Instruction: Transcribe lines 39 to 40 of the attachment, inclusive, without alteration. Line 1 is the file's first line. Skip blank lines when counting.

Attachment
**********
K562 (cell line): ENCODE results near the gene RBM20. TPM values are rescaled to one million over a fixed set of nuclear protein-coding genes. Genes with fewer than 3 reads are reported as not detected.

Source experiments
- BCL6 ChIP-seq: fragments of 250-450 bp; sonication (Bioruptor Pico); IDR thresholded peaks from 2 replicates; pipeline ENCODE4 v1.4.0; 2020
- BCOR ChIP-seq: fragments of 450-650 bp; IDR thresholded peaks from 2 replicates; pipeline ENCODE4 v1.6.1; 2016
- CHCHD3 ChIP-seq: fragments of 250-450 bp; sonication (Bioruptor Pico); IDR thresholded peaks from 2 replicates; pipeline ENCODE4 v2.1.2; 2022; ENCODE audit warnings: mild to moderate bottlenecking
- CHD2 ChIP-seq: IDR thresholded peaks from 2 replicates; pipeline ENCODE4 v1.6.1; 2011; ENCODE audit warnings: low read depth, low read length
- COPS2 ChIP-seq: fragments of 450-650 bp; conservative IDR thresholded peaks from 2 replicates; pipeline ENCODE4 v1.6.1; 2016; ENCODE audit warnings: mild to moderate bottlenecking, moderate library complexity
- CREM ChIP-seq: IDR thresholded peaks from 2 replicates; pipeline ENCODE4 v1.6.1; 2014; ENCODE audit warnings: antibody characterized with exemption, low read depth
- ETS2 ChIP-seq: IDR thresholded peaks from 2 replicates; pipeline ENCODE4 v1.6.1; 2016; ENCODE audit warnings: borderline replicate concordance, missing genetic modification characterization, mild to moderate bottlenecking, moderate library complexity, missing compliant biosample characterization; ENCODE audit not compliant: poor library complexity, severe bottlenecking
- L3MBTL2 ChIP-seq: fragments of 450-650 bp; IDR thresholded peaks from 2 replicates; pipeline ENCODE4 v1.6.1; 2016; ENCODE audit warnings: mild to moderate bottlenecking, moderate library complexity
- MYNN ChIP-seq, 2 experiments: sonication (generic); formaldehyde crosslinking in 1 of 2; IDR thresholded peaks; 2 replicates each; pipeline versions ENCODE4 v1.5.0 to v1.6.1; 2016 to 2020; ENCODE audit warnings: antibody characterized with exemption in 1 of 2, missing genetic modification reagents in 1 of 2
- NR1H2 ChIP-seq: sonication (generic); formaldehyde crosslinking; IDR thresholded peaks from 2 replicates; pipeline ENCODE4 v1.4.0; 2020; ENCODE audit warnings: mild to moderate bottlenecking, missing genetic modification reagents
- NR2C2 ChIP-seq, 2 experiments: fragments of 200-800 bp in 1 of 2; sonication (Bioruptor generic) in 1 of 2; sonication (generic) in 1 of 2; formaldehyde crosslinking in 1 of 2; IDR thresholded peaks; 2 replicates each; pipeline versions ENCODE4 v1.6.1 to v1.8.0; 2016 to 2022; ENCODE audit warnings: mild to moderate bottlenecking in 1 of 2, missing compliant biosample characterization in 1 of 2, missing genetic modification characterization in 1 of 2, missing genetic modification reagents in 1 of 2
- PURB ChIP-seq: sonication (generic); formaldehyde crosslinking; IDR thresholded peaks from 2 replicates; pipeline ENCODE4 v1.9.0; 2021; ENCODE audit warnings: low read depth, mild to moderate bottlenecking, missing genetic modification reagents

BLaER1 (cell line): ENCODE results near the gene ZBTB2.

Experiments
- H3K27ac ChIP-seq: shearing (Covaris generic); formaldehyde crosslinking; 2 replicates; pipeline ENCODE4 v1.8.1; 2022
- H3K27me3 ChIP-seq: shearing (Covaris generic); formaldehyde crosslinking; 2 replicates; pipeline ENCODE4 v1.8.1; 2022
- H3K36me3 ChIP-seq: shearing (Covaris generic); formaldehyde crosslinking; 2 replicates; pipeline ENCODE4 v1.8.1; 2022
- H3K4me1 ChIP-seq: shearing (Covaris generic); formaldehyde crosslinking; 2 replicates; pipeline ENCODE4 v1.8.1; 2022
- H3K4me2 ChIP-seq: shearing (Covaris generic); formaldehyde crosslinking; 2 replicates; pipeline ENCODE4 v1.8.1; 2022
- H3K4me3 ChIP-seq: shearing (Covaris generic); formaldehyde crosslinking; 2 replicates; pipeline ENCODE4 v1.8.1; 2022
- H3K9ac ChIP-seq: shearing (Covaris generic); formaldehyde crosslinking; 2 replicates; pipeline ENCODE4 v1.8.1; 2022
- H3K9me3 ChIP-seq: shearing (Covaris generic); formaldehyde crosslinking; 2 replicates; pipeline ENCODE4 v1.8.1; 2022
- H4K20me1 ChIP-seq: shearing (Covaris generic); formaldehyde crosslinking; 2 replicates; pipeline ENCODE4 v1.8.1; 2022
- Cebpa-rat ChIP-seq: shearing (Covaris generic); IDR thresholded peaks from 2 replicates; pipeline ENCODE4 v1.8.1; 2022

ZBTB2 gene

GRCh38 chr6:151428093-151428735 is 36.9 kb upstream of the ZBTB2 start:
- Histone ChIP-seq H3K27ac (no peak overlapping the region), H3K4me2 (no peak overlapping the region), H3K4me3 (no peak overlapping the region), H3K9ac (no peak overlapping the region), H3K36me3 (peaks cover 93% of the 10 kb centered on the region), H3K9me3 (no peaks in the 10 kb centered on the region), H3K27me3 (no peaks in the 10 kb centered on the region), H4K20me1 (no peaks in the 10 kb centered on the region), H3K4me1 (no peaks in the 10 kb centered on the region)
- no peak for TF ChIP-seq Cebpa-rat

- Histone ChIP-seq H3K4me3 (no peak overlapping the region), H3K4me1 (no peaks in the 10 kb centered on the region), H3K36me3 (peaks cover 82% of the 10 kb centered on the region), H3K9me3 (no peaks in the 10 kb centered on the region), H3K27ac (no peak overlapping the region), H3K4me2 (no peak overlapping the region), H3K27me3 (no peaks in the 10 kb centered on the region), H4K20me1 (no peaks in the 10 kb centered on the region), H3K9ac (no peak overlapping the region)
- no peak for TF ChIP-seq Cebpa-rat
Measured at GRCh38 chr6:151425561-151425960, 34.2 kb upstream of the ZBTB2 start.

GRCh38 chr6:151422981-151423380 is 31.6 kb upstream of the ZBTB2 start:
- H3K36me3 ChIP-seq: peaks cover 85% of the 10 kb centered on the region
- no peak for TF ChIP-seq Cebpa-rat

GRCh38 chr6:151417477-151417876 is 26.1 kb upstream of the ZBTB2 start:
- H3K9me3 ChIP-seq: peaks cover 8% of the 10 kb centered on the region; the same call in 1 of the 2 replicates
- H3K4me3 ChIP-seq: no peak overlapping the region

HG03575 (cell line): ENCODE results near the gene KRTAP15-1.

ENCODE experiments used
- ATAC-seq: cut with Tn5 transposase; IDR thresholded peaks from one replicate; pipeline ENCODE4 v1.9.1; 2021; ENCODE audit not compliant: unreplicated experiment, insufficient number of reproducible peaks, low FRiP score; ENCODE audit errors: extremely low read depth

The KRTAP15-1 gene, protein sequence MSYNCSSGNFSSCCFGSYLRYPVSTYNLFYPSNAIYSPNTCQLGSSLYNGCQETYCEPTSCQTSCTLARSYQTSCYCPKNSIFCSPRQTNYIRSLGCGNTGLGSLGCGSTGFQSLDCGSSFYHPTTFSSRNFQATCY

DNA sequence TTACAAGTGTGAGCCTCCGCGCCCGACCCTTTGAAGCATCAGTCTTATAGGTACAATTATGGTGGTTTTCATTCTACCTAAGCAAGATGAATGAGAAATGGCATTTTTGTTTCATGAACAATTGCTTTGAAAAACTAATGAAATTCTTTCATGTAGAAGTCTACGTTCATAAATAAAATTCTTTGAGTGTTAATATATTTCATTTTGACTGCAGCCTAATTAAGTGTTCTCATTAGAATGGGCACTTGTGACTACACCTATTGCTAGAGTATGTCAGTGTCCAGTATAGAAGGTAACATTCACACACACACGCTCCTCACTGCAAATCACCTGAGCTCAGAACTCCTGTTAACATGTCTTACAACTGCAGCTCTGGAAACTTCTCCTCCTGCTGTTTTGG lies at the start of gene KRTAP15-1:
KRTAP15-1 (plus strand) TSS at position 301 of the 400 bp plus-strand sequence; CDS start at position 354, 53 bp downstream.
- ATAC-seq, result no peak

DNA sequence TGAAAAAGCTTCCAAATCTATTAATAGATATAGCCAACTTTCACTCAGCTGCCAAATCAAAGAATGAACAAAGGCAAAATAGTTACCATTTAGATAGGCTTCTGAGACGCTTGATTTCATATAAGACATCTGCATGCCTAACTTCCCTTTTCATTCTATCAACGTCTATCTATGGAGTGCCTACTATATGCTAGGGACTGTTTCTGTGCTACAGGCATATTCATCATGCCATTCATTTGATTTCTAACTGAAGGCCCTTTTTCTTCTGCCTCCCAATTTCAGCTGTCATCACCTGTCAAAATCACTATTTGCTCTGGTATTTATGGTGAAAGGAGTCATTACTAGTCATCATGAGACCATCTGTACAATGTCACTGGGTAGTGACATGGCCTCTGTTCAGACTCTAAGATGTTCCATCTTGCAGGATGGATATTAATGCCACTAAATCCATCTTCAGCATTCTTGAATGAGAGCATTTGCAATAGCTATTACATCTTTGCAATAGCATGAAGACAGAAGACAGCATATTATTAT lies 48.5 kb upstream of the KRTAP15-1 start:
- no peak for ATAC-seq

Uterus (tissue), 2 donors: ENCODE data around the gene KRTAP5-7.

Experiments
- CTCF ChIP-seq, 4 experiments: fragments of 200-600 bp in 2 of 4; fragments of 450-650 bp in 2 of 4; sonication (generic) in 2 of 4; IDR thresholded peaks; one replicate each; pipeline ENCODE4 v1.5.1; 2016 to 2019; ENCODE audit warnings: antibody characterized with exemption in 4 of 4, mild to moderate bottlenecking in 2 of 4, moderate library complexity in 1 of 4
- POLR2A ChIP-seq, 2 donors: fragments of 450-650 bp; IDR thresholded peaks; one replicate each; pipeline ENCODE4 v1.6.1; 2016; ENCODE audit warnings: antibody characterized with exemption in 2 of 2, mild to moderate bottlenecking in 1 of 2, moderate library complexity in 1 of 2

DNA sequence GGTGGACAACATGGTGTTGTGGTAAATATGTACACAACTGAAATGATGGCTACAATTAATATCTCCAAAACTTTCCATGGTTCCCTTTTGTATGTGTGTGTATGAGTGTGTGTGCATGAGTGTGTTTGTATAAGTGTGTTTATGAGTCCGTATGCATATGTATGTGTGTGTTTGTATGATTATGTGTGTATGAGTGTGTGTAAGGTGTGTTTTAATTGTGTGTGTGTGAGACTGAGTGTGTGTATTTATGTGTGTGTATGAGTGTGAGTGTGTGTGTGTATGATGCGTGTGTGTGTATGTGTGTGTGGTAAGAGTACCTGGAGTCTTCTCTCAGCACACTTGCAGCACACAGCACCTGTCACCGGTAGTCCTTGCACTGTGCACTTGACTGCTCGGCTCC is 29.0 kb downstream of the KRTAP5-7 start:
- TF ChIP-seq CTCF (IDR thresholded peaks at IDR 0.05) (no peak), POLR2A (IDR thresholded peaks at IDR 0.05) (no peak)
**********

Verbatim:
- H3K4me3 ChIP-seq: no peak overlapping the region

HG03575 (cell line): ENCODE results near the gene KRTAP15-1.